Publication Date: August 2004
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Wallerstein explains the defining characteristics of world-systems analysis: its emphasis on world-systems rather than nation-states, on the need to consider historical processes as they unfold over long periods of time, and on combining within a single analytical framework bodies of knowledge usually viewed as distinct from one another--such as history, political science, economics, and sociology. He describes the world-system as a social reality comprised of interconnected nations, firms, households, classes, and identity groups of all kinds. He identifies and highlights the significance of the key moments in the evolution of the modern world-system: the development of a capitalist world-economy in the sixteenth-century, the beginning of two centuries of liberal centrism in the French Revolution of 1789, and the undermining of that centrism in the global revolts of 1968. Intended for general readers, students, and experienced practitioners alike, this book presents a complete overview of world-systems analysis by its original architect.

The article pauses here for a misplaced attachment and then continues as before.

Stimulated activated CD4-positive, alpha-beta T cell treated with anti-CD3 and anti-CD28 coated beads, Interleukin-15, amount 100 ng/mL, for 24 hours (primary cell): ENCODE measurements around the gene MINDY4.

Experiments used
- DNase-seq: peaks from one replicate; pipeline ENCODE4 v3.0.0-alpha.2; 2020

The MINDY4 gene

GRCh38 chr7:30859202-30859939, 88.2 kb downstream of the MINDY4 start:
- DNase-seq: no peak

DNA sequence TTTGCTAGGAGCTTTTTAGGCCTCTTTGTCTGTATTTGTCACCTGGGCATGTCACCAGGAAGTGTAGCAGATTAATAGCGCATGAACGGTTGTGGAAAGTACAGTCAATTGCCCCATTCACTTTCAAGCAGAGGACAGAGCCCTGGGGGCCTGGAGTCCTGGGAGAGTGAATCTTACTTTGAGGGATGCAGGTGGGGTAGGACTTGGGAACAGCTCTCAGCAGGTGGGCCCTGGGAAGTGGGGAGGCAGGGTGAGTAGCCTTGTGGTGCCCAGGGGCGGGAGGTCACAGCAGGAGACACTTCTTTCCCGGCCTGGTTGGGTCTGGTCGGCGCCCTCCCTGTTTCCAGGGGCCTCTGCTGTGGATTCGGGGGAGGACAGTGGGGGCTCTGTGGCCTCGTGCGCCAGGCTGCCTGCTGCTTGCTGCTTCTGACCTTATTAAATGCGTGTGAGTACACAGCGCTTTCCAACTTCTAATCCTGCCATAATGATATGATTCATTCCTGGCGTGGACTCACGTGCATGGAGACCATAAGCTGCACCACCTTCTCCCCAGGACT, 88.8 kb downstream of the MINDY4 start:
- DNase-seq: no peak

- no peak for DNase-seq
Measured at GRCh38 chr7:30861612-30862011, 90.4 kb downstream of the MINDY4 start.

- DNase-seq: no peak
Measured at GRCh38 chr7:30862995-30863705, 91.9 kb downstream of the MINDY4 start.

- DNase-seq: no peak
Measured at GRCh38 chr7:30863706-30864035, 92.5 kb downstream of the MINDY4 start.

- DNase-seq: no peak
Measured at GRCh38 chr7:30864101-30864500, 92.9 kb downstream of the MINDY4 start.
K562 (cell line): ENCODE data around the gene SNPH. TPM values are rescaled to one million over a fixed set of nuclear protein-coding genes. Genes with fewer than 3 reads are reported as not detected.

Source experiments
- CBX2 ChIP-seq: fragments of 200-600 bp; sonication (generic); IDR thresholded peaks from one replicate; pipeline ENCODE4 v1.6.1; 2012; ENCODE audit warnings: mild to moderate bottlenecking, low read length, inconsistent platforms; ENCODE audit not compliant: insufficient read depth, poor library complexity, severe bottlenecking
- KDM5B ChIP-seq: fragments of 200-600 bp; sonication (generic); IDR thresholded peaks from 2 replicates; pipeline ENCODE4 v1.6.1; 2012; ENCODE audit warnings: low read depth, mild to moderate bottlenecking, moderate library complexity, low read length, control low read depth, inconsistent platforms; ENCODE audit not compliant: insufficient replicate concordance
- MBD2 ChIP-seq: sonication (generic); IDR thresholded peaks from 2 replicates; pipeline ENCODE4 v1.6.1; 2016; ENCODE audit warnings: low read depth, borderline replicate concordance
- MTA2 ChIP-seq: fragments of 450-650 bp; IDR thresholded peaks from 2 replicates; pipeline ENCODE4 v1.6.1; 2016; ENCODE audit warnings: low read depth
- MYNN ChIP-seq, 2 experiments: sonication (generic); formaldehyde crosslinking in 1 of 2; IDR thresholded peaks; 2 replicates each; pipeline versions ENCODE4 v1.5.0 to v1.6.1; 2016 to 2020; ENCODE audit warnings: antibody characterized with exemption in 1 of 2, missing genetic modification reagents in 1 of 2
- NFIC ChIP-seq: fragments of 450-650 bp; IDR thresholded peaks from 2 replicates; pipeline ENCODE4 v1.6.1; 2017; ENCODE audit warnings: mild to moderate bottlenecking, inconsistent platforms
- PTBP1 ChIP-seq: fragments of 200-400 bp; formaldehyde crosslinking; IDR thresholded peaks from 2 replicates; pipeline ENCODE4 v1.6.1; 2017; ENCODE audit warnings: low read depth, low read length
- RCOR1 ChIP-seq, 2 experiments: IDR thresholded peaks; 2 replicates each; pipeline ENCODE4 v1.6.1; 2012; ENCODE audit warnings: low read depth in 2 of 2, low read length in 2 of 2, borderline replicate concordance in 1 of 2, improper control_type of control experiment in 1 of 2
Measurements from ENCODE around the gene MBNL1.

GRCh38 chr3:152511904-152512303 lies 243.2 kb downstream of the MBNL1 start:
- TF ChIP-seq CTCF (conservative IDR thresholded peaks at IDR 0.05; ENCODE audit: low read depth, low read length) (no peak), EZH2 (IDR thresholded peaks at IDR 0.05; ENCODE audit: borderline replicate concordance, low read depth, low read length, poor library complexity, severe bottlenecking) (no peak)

Immanuel Wallerstein is a Senior Research Scholar at Yale University and Director of the Fernand Braudel Center at Binghamton University. Among his many books are The Modern World-System (three volumes); The End of the World as We Know It: Social Science for the Twenty-first Century; Utopistics: Or, Historical Choices of the Twenty-first Century; and Unthinking Social Science: The Limits of Nineteenth-Century Paradigms. He is the recipient of the American Sociological Association's Career of Distinguished Scholarship Award and is a former president of the International Sociological Association.